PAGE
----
Linda Sue Park's eyes tap-dance as she explains the spur-of-the-moment decision to give her Newbery medal for A Single Shard to her dad at the ALA awards ceremony in 2002. The auditorium went from noisy to dead silent as I walked to the edge of the stage to hand Dad the medal. "I'm thinking to myself, why is it so quiet?" and wondered if the audience didn’t like the gesture so I joked at the podium, “Dad, you had better leave that to me in your will.” Later she found out it was quiet because people were so moved they were crying. She laughs and adds, "I heard Bruce Coville blew his nose in the tablecloth." Some time later, Linda Sue’s mom called to complain that her dad was “out-of-control,” still showing everyone The Medal. Linda Sue told her mom that it was okay and the excitement would soon wear off to which her mom said, “No Linda. You don’t understand.” A dramatic pause filled the space before her mom's exasperated voice rang out, “He just showed the UPS man your medal!”
This is just one of many unforgettable stories Linda Sue Park shared at a recent visit to our school where she inspired kids to read and write. This master storyteller drops tidbits of history like breadcrumbs, such as when the Japanese kidnapped Korean potters who would not share their trade secrets around the 1600's, or the Thousand Crane vase that inspired her to write, A Single Shard; a vase that is privately owned by a museum that is open two times a year (but not on permanent display; it is only shown during a ceramics exhibition - so your chance of seeing it is next to nil), or the surprising production of her book, When My Name was Keoko, (based on the Japanese invasion of Korea) by a well-known Japanese theater. All this after 24 hours of being with her. I have a fun rest of the week to go!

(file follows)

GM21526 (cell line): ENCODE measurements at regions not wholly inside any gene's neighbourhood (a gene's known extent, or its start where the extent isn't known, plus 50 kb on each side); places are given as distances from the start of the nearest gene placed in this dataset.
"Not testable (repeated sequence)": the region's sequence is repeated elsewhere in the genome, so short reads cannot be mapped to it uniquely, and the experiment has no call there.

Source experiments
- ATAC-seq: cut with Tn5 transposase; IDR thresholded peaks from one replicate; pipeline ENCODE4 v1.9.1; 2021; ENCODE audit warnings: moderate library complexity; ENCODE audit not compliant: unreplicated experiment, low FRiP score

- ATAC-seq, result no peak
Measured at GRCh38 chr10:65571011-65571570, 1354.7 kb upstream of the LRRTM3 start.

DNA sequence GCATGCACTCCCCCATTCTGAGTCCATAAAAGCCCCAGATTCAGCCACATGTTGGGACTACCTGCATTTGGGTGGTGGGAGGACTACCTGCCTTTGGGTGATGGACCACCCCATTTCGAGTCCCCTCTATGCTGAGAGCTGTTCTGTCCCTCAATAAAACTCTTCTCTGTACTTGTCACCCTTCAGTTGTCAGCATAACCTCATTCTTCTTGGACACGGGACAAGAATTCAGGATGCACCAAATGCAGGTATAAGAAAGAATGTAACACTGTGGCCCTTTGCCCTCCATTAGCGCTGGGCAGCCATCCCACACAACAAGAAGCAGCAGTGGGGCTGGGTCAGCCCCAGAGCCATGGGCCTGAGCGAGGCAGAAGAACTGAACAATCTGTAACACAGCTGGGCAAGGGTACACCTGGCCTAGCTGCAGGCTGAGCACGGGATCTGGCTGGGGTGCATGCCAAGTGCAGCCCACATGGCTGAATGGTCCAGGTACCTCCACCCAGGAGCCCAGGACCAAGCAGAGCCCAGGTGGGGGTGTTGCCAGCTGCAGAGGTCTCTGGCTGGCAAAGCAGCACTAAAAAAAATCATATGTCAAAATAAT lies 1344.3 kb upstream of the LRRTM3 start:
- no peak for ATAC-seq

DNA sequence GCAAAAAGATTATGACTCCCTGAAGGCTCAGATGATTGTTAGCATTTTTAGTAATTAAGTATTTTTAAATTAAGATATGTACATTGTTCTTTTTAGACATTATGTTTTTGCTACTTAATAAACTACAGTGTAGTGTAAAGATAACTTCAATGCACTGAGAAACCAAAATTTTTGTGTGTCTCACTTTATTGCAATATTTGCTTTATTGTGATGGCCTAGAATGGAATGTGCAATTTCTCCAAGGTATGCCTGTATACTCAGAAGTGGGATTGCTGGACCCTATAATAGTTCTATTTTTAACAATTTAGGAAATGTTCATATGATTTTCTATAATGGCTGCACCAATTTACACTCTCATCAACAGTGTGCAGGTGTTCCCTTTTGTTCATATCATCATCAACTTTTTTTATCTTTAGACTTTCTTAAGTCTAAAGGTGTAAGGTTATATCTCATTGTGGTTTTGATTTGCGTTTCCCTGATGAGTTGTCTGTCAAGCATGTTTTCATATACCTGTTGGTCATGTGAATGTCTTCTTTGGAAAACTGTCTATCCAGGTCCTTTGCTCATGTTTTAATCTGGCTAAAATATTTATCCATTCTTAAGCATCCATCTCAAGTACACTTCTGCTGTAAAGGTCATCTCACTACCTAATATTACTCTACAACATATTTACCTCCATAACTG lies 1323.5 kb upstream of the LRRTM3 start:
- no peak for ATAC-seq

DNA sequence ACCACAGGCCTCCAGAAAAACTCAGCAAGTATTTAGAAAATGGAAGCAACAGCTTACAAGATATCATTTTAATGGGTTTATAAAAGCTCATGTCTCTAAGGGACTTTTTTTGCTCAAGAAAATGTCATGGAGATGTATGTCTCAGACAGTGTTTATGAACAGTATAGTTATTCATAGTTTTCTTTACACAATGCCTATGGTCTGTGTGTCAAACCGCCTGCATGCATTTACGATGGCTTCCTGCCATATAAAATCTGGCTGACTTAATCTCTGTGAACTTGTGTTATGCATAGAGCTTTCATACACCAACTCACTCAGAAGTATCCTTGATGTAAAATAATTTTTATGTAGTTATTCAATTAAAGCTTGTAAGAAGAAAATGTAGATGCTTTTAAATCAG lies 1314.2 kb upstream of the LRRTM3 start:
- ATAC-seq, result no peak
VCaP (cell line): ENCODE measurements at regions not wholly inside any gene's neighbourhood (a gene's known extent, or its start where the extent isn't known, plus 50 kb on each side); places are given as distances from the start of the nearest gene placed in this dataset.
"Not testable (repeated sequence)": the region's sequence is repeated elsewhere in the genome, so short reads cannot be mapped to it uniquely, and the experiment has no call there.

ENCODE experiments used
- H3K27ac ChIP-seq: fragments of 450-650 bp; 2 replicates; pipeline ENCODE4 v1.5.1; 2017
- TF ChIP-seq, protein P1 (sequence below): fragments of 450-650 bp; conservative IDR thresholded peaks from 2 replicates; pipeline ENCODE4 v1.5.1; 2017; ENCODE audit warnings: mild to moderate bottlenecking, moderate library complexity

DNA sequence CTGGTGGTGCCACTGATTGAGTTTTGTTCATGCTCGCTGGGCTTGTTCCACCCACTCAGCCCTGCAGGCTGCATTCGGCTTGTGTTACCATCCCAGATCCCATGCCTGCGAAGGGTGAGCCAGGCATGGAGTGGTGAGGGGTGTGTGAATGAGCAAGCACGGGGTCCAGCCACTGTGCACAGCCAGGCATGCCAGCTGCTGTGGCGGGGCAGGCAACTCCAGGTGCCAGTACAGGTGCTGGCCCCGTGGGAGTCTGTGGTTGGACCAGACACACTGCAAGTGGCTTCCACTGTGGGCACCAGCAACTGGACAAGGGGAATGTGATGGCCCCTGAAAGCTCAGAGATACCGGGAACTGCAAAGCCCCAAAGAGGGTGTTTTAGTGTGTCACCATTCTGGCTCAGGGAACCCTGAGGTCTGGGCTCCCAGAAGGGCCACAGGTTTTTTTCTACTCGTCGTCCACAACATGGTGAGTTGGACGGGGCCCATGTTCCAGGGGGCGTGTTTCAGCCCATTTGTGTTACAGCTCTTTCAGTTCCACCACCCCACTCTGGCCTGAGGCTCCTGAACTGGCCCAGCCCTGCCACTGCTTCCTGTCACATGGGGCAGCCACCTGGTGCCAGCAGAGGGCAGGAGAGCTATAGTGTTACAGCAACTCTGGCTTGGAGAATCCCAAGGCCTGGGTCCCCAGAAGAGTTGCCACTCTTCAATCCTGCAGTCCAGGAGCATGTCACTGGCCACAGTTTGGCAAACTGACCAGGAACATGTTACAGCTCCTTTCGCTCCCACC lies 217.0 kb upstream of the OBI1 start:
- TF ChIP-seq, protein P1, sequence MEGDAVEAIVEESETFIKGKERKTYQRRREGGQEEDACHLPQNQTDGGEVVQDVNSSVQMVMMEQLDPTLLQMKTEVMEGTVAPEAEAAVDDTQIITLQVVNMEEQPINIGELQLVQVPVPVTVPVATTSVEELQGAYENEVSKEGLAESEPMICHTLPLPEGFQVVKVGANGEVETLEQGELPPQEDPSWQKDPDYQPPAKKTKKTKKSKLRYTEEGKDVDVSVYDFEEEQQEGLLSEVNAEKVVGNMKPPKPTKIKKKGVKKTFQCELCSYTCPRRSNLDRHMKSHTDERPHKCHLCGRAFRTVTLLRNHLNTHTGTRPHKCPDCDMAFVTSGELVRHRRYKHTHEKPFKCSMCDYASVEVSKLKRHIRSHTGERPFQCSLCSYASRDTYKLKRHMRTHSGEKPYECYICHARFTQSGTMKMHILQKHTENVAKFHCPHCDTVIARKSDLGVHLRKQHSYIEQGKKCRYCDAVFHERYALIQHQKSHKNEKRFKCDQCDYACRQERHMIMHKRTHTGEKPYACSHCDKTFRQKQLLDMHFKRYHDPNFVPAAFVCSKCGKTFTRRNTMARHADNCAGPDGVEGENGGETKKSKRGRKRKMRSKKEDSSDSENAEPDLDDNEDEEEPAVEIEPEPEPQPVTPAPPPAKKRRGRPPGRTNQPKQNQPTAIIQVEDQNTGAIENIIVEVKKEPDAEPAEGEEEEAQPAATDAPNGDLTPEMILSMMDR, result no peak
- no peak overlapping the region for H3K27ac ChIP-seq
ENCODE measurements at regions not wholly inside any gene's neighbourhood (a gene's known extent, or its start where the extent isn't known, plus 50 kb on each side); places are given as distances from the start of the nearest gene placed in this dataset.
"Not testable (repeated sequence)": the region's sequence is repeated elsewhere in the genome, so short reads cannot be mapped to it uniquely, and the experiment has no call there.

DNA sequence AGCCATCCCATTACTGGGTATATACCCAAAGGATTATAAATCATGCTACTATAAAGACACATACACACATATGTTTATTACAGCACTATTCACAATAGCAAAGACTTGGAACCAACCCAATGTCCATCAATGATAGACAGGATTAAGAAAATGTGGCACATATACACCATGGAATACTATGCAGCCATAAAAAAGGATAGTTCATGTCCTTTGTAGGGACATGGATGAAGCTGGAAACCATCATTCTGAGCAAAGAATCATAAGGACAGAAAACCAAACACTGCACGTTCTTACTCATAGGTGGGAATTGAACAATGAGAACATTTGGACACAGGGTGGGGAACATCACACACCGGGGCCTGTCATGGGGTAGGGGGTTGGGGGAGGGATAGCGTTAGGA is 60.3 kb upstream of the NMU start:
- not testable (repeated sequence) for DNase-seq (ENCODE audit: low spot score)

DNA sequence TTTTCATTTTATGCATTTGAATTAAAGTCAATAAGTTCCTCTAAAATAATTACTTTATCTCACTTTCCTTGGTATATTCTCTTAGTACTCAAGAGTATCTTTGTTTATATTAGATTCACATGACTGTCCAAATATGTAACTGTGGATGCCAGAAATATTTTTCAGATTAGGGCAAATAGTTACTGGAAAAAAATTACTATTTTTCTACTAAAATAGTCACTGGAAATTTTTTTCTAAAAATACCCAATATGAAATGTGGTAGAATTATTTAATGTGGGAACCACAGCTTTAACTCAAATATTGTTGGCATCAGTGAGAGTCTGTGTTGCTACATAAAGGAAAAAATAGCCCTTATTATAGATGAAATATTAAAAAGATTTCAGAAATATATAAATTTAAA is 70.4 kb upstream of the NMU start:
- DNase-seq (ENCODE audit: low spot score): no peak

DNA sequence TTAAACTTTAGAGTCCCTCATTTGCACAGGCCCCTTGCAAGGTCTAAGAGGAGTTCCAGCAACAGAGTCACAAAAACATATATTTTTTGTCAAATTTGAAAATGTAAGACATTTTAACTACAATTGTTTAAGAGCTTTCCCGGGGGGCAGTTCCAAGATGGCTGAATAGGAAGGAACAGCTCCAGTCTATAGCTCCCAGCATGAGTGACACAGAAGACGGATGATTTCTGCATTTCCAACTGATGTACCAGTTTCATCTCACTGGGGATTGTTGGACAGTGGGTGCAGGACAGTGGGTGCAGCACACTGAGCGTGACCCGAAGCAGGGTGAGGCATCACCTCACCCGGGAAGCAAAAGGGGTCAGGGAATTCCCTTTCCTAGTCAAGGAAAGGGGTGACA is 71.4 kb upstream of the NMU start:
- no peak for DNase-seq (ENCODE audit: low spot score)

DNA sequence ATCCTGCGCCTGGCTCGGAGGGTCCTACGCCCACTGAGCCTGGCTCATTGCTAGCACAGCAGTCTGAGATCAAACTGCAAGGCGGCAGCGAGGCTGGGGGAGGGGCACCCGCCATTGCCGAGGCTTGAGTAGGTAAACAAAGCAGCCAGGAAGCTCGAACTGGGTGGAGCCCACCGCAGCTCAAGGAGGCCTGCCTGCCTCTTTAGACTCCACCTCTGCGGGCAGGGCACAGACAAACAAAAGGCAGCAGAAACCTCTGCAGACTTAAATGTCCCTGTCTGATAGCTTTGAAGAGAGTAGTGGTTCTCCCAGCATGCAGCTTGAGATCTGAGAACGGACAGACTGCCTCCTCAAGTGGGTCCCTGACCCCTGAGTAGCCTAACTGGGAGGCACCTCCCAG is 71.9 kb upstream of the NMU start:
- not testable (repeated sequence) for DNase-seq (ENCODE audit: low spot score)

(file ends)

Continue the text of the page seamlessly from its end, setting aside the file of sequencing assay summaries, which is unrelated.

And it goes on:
The week is just about over and Linda Sue Park's messages to students to help others, read to make the world a better place, and write or rewrite as she laughingly corrects, has been nothing short of inspirational. Park changes her talk for all ages even tossing in a tactile game for kindergarteners that is a clapping game played by Koreans. Grade 5 learned about the Sudan and the difference it makes building a well in a village. Children can go to school when there is water; otherwise, they must collect water every day for survival. Park represents what we teach our students: how to be responsible, kind, courageous, and good citizens in the world. If you are looking for an author visit, I can't say enough good things about her. A definite home run.